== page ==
The search for a single and simple measure for each country’s contribution to global warming is unlikely to succeed, new research has warned.
The question of how to fairly quantify national contributions to global warming historically, and inform future policy on sharing the burden of reducing greenhouse gas emissions, has long been part of international discussions on global warming.
Researchers from the Center for International Climate and Environmental Research Oslo (CICERO) and the University of Oxford, UK, assessed if finding an answer to this question was possible or likely.
Dr Steffen Kallbekken, from CICERO, said: “There are vast differences in income, population, resources, technologies and capacity across countries. Because of this, the idea of distributive fairness has played a crucial role in the international climate policy debate.
“However, trying to find a single common formula for policymakers to decide the distribution of national efforts in a climate agreement was never likely to succeed.
“Although it references equality principles, the United Nations Framework Convention on Climate Change 2016 Paris Agreement tacitly recognises this fact, as in practice the differentiation is left to each country to decide for itself.”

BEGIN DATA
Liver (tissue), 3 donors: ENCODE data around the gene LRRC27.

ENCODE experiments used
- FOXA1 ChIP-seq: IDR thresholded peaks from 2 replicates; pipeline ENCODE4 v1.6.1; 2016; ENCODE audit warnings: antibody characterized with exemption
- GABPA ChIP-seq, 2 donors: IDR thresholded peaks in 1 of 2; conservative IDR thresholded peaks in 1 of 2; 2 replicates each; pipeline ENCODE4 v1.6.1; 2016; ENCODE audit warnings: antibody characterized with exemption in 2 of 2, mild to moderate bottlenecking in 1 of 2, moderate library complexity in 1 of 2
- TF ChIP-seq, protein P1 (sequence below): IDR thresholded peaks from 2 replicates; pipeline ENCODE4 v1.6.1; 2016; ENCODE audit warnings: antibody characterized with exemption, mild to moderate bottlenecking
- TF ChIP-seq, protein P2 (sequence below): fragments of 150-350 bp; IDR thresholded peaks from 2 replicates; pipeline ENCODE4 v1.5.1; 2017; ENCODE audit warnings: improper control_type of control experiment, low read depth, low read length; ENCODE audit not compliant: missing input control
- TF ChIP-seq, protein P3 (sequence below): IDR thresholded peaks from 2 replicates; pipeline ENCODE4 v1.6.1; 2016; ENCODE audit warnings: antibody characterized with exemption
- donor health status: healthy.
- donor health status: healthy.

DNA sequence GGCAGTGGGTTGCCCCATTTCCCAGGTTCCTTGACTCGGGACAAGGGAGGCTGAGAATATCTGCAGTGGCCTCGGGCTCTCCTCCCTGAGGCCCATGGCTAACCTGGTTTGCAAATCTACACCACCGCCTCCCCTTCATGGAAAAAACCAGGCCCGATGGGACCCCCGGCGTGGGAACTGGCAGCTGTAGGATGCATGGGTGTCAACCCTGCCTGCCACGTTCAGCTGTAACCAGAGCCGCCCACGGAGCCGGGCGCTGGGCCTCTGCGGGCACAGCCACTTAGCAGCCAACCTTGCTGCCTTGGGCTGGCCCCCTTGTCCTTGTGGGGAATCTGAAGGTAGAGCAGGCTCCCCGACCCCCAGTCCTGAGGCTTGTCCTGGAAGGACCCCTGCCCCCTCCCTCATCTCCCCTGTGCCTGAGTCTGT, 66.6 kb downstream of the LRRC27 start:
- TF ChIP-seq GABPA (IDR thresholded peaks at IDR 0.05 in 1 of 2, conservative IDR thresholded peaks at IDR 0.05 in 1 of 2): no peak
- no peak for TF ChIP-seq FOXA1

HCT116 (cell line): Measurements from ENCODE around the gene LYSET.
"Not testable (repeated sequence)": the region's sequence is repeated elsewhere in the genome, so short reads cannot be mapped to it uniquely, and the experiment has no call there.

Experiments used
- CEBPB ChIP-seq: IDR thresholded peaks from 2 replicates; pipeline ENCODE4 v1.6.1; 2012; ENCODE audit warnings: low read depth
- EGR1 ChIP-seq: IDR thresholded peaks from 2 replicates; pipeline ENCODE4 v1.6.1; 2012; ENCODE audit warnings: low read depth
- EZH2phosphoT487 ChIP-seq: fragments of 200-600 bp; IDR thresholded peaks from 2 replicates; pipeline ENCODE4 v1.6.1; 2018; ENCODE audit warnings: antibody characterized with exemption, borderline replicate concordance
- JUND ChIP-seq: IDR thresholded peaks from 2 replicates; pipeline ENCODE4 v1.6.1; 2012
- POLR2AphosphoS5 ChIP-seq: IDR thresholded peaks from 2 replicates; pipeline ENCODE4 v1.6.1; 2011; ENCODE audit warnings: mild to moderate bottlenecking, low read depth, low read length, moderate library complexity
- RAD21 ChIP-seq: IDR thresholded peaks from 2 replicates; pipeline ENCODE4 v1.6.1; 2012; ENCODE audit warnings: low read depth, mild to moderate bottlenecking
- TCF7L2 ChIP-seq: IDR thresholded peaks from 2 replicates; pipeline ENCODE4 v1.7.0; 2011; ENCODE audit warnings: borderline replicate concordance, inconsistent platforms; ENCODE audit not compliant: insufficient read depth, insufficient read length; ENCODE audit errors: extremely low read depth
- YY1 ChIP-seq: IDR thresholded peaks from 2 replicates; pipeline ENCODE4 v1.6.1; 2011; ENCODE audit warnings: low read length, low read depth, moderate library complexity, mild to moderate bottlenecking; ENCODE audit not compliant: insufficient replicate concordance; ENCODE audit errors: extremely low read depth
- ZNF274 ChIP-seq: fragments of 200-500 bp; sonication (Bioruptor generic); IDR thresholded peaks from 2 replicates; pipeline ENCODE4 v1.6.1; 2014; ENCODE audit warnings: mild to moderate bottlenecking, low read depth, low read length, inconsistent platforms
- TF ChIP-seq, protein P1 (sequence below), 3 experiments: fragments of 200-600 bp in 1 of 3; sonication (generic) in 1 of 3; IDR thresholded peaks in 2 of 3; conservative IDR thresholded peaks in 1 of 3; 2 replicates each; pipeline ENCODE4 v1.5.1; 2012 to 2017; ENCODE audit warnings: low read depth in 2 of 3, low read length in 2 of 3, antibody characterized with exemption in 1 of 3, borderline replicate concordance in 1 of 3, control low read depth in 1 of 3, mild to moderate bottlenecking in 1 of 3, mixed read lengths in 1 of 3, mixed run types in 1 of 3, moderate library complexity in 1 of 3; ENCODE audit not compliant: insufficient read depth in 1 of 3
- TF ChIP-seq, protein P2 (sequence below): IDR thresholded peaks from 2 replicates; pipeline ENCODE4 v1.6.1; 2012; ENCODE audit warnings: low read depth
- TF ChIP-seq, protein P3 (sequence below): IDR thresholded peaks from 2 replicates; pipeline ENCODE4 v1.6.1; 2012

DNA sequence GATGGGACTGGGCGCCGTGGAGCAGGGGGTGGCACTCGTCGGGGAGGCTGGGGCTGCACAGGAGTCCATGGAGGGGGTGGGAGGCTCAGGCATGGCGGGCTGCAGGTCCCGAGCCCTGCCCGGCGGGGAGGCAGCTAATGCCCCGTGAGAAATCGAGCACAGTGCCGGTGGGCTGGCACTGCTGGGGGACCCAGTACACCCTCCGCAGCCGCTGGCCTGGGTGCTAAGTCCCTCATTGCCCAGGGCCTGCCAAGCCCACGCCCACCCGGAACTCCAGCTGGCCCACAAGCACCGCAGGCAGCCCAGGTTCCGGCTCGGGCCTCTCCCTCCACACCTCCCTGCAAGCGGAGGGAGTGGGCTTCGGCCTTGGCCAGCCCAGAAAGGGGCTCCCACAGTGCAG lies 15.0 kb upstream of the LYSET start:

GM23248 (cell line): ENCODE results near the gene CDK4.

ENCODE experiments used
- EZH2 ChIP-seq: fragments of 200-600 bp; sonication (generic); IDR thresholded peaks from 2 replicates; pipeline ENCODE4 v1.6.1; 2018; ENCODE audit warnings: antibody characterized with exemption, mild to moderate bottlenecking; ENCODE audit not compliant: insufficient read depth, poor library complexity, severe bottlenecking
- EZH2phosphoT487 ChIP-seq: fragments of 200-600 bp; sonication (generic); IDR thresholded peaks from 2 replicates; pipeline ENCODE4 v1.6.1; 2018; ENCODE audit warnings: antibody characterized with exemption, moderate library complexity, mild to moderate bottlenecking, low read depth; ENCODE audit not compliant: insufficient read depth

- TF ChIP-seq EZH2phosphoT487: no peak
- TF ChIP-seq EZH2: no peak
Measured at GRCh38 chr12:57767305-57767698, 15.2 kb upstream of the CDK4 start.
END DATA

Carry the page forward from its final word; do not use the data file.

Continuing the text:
Dr Jan Fuglestvedt said: “Our results indicate there is no simple and single correct answer to the question of how much each country has contributed to global warming. There are too many fundamental value-related and ethical questions remaining, to which it is impossible to find a single answer.
“A more useful approach would be for scientific studies to present not just one set of calculated contributions – based on some of many choices – instead present a spectrum of results showing how the contributions vary according to a broad set of choices.”